The biggest reason why first-time buyers can't afford a home?

Mortgage approvals are rigidly hooked to earnings, but house prices in some areas are increasing at nearly five times the rate of wage increases

‘House prices are increasing at seven times the rate of wage increases.’ File photograph: Getty Images/iStockphoto

‘House prices are increasing at seven times the rate of wage increases.’ File photograph: Getty Images/iStockphoto

 

In 2017 the Central Statistics Office published a report, Historical Earnings 1938-2015, showing changes in earnings from before the second World War to the present day. It makes for very interesting reading, and shows that since 1998 average earnings have grown by a little more than 1 per cent every year. This 20-year trend has had a significant impact on affordability for first-time buyers. Will our children ever be able to take that first step? How difficult is it to get on the property ladder now compared with 20 years ago?

In 1998, an engineer aged 28 on a salary of €45,000 (£35,000) per annum could save a 10 per cent deposit in a year and buy a new four-bed home in Bray for €172,000 (£135,000). The price represented 3½ times a single salary and repayments were similar to average rents in the same location of €900 (£700) per month. By now in 2019 at the age of 49, that mortgage would be paid off.

Today, an engineer with a similar level of experience could earn a salary of €55,000 annually. A second-hand four-bed home in Bray now costs €440,000. This price represents eight times a single salary and means that two full-time incomes are required to purchase this home. As the average age for first-time buyers now is 34, this couple will both be working until the age of 59 before their mortgage is paid off.

Looking at various locations and occupations, the results are broadly similar. In 20 years, wages have increased by 22 per cent while commuter-belt house prices have increased by 155 per cent (these figures are before adjusting for inflation). House prices are increasing at seven times the rate of wage increases. Higher rents also mean it’s taking longer to save for deposits, buyers are older and two full-time salaries and/or significant equity from parents is required to buy a home.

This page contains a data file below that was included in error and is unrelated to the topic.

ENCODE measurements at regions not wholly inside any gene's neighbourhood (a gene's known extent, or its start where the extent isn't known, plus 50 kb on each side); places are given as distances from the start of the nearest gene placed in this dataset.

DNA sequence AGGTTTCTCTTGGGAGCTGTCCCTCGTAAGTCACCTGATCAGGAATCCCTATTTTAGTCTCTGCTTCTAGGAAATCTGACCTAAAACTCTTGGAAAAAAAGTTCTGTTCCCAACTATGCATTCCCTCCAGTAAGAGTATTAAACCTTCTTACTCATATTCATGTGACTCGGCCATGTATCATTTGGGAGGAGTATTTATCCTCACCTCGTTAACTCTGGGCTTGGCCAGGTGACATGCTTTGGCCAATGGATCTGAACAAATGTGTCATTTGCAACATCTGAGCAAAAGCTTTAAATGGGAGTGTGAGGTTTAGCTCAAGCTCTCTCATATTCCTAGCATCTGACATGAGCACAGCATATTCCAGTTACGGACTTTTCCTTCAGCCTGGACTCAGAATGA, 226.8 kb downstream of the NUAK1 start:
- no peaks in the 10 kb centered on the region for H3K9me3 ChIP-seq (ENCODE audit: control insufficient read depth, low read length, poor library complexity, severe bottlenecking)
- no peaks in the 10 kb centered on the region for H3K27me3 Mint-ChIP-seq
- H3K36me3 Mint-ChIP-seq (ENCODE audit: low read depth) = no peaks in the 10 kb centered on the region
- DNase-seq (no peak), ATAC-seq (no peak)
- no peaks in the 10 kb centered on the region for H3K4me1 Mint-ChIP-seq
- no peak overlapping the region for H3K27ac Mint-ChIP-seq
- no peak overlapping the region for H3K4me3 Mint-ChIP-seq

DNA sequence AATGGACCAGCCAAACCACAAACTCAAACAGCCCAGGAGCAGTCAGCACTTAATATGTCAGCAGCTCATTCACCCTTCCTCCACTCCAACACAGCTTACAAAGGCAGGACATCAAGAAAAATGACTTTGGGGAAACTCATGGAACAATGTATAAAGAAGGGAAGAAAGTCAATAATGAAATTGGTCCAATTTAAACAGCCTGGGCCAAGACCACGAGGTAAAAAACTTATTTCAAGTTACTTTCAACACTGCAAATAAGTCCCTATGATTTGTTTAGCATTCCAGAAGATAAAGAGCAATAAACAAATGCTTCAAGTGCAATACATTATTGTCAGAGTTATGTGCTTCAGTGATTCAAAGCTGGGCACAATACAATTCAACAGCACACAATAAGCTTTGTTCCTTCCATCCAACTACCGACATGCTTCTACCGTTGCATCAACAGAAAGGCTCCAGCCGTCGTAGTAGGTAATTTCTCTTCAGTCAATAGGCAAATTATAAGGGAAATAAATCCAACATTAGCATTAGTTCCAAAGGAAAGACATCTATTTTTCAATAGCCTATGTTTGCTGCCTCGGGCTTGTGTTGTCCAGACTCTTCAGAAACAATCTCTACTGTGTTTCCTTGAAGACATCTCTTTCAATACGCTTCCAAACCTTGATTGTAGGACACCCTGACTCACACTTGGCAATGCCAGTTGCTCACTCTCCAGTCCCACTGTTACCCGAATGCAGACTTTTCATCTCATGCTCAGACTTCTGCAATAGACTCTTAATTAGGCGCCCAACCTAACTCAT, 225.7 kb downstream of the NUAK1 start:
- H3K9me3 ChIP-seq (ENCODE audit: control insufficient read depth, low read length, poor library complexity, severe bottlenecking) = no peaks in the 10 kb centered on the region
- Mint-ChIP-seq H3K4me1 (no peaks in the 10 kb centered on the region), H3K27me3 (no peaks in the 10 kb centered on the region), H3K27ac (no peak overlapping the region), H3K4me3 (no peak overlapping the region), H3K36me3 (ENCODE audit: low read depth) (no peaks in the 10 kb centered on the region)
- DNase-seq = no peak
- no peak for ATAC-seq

Affordability

We know that housing costs are a driver of wage inflation. These new figures and costs have a number of knock-on effects in Irish society. Two people will be required to work longer and more than likely commute further distances daily in order to own their own home. As a consequence, children are likely to be spending long days in childcare, and it’s possible two family cars will be on the road. Not a very sustainable future in many respects.

Currently there is only one truly affordable housing scheme being built in the State. The Ó Cualann Cohousing Alliance, in partnership with Dublin City Council, is building a scheme in Ballymun of more than 30 dwellings where three-bed homes are priced at €219,000. To qualify for the scheme, prospective purchasers must earn below €59,000 as a single person or below €79,000 for couples.

These upper limits are above-average earnings, and many people, including nurses, gardaí, teachers and other professionals, are eligible to purchase these homes.

It would appear that officialdom to date is not interested in looking beyond the traditional speculative developer-led model to other types of delivery, such as co-operatives, to provide affordable homes on State land. But these latter models are well established here and internationally and have proven to deliver real affordability for buyers.

Typically there are just two ways to tackle housing affordability – either reduce costs or increase wages. We are already seeing increasing industrial unrest in tandem with significant wage inflation.

Recent lowering of standards and reduction in the size of homes has not reduced prices. Cost reductions in the housing sector of the scale needed to bring affordability require significant State investment and planning – the market cannot deliver this on its own.

Mel Reynolds is an architect, policy analyst and contributor to Passive House Plus magazine

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